Nationally, a 90 percent graduation rate would yield $1.8 billion in local, state, and federal taxes based on $5.3 billion in higher wages, according to the Alliance for Excellent Education.
All told, the group sees a graduation rate at that level producing an additional $6.6 billion in economic growth.
The group reached those tallies by comparing the annual average earnings of a high school dropout against those of a high school graduate in each state and projecting over time. The calculations took into account the share of students who go on to college and projected workers’ tax rates based on training.
None of their projections took into account the additional government costs for those who don’t finish high school, such as law enforcement, unemployment aid, or job training—so the figures might actually be low estimates.
Other groups that helped craft parts of the report included Civic Enterprises, America’s Promise Alliance, and Johns Hopkins University’s School of Education.
While there’s no doubt that students who attain higher education earn more and likely pay more in taxes, the groups’ methods for calculating deserves some scrutiny.
“They tend to take the numbers that they find and then extrapolate them. It’s a very simple way of doing things,” said Henry Levin, the co-director of the Center for Benefit-Cost Studies in Education at Teacher’s College Columbia University.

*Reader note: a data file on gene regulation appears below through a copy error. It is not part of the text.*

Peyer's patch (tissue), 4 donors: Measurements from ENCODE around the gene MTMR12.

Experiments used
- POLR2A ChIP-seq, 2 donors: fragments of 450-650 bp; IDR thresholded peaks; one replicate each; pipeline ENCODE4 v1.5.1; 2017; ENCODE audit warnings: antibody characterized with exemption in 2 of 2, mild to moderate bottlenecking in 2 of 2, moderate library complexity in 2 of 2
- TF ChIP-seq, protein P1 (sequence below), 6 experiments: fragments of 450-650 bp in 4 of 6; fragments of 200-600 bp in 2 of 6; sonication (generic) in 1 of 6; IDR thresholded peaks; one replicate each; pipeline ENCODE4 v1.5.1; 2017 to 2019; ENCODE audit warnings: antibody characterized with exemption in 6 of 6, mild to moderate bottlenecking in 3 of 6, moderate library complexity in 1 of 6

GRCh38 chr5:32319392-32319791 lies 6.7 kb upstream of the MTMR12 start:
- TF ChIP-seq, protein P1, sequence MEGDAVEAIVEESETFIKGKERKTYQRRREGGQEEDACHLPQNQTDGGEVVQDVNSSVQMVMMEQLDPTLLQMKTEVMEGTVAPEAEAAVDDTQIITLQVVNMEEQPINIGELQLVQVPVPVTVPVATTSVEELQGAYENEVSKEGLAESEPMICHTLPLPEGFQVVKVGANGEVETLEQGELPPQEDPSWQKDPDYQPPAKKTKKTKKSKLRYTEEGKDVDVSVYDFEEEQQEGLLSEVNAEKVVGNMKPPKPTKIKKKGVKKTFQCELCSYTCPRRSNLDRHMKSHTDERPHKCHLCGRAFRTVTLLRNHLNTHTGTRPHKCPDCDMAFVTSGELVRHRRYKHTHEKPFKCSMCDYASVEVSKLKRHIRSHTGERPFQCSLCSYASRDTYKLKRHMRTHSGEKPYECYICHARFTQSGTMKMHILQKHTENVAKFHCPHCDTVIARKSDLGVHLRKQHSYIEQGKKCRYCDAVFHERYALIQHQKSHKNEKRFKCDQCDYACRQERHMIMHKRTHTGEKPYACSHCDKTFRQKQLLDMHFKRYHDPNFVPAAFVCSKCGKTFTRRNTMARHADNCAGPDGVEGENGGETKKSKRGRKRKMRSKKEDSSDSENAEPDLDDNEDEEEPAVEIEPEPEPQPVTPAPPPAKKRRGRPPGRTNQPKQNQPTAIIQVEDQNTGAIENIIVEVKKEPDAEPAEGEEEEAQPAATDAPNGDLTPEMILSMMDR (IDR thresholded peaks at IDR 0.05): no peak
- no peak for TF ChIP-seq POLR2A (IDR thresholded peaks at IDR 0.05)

“You have to be very careful with these,” said Levin, who studies the economics of education. “It’s like saying, if my 3-foot-tall child were 6 feet tall, my child would be able to do all sorts of things. But it doesn’t make any sense to talk that way, because it’s not going to happen right now.”
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The same can be said for suddenly increasingly the graduation rate to 90 percent, he said.
Yet that goal is hardly new; it was first outlined in 1990 by then-President George H.W. Bush.
Since then, three other U.S. presidents have called for that rate. Each, however, pushed back the year the nation should reach that goal.
The latest, President Barack Obama, wants to reach that high school graduation rate by 2020.
“For the first time, the nation is on pace to reach the high school graduation rate by 2020,” said Bridgeland, who was President George W. Bush’s domestic policy adviser. “Over the last decade, the country was inching up from 2001 to 2006, then rocketed forward from 2006 to 2010, creating the pace of progress.”
But it’s not certain.
Students with limited English fluency and those with learning disabilities still face challenges to finishing high school; only a quarter of those groups finish high school in some states. Also, about a third of black students and 29 percent of Hispanics leave high school without earning a diploma, according to the report.
“It’s within the realm of possibility, which is a real accomplishment,” said Robert Balfanz, who studies dropouts at Johns Hopkins University and is co-director of the school’s Everyone Graduates Center.
He cautions, however: “It’s not a done deal by any means.”
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